Why your customer needs to embrace unified communications

NOTE: This is part two of commentary series on united communications. Click here for part one.

A hurricane just made land-fall across multiple Gulf states. Your office must move quickly to establish a call center to handle calls from thousands of displaced citizens needing federal aid. Plus, you need to have your own people accounted for and ensure they’re able to meet your agency’s emergency service mission. 

Can your current telecomm system meet these response times? What is the cost in operational terms and human capital if there is a significant delay in delivering information?

Whether it’s a hurricane, fire, or terrorist incident, a government agency has to have the most responsive and reliable telecommunications assets that provide the flexibility to tailor a solution quickly and cost effectively to provide communications to affected citizens. 

Its written right into the continuity of operations plan. Yet, relying on legacy stove-piped systems, often with different features and capabilities, means your agency is at risk. A Unified Communications (UC) solution ensures that your agency can meet both today’s threats and tomorrow’s mission with a consistent set of capabilities and a single management system.

UC solutions provide both functionality and flexibility and, when obtained from FedRAMP approved cloud providers, do so wrapped in security, an essential feature to ensure the protection of communications of government-government and government-citizens communications.

While federal agencies combat several thousand hacking attempts per day, both official and personal information is at risk with many older telecommunications solutions. These technologies often lack the necessary security capabilities to keep information safe and discussions secure. This makes security a principle building block of any new system amid increased attempts to compromise government systems.

Mobile workforces are another reality to consider. Millions of square feet of federal office space have been eliminated over the past seven years, according to media reports. The Office of Management and Budget requires agencies to develop and implement annual goals for further reductions.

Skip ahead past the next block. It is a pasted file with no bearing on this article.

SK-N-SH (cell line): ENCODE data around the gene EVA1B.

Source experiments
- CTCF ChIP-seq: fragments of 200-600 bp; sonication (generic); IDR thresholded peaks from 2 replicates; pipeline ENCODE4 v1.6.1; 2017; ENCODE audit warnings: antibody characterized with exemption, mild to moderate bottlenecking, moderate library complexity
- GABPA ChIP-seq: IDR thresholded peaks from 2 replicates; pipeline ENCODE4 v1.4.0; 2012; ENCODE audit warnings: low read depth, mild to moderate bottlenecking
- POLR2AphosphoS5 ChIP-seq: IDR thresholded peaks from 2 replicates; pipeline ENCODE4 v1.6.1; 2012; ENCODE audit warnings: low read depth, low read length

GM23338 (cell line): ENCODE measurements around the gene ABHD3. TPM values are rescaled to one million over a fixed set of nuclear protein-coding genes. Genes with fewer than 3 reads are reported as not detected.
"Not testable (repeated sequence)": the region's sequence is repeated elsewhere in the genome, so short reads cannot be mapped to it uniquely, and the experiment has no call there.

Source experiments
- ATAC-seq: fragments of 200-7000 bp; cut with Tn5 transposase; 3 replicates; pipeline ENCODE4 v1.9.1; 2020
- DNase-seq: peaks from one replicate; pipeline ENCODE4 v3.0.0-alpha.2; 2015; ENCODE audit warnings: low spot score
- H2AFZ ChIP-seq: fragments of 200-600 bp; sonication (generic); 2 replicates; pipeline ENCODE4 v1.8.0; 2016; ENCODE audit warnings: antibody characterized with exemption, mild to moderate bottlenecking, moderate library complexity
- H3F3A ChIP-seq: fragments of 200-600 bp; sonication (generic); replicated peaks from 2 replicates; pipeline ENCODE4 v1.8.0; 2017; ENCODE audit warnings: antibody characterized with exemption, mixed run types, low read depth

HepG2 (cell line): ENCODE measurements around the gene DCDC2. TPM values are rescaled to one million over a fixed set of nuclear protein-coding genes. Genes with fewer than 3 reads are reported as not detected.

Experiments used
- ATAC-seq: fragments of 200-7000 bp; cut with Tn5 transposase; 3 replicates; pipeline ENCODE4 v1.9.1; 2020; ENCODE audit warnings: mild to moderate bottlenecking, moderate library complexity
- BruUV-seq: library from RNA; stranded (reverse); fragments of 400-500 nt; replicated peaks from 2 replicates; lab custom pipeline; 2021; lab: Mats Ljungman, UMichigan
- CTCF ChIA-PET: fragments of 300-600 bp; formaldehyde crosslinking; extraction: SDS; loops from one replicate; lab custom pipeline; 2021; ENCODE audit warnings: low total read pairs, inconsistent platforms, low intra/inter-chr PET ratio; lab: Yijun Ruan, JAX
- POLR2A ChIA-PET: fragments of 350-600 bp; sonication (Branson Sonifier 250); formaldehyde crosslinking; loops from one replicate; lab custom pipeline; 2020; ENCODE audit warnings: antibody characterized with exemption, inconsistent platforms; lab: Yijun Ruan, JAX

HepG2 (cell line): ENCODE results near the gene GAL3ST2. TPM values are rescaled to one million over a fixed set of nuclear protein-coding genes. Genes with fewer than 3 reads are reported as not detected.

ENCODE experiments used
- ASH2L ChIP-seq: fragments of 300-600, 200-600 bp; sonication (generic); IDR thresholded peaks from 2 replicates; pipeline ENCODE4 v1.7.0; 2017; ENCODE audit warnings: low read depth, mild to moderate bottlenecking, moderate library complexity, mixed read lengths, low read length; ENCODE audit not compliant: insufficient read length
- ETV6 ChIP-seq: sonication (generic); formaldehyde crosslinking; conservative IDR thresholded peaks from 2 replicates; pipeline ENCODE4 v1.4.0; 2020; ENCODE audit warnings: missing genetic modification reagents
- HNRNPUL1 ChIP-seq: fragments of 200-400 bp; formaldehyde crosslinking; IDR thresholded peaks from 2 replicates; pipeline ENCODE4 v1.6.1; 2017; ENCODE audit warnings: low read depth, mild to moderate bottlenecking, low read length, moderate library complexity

All of this has created a federal workforce that is more mobile, and decentralized, than ever before. A telecommunications system implemented when workers were consistently under one roof simply doesn’t meet today’s needs. It is important to give mobile and remote workers access to all of the tools and information resources, as if they were back in a federal building, with no loss of security and costs that are roughly equivalent.

Older telecommunications systems were often designed to manage increases in your workforce but not decreases. So, if an agency only has 100 workers in a space that used to fit 200, you’re likely paying for twice as much telecomm service as you need, not to mention whatever extra you pay now to support the mobility that’s occurred since the current system was installed.

Today’s telecommunications solutions, including cloud-based UC solutions, meet each of these needs, and more.

Expanding or deploying Unified Communications is as easy as adding capacity to an organization’s existing MPLS IP network, activating new LAN ports, and identifying feature functionality requirements of employees to be served. 

It essentially reduces the implementation costs of a new location, or expanded staff at an existing location, by half. You provision UC as if deploying a computer on every desk, and all computer, message, video, and voice communications transit the local LAN to another person in the same location or are routed to the national or global network used for all other communications.

Remote and mobile users that have correct access permissions can access the new location the same way they would access any other agency location on the network.

On-going management is a simple process for moving or changing features and does not require cable moves or installation support—the management port is equipped with a GUI that provide simple orders to be done by the user and happen when scheduled or instantaneously—at a much lower cost than traditional telecommunications systems.

New UC solutions also have the ability to scale both up and down. This was a key requirement of GSA’s Enterprise Information Solutions (EIS) contract. As a result, your agency only pays for the services it needs. Both surge needs and agency down-sizing can be handled.

Today’s solutions also function as a solution, not an embedded suite of products your agency owns forever. This means that obsolescence or outdated capabilities are no longer concerns. Your agency obtains a true solution that includes hand-sets, switches and other equipment, but in such a way that the “pay by the drink” nature of the solution ensures consistent, regular upgrades with no additional cost.

As we’ve said before, transformation to Unified Communications is NOT the traditional nightmare that changing local telecom providers has been in the past. It is often said that moving all of the communications infrastructure to the LAN connected to a UC platform can be completely installed without turning off the old systems. This gives time for training, installation of soft clients and new desk phones—all before complete disconnection of the existing telecom system. With new applications for video, conferencing, messaging, voice, E911—all accessible by teleworkers, mobile workers and offices--you can’t afford not to transform. 

About the Author

Larry Allen is president of Allen Federal Business Partners.

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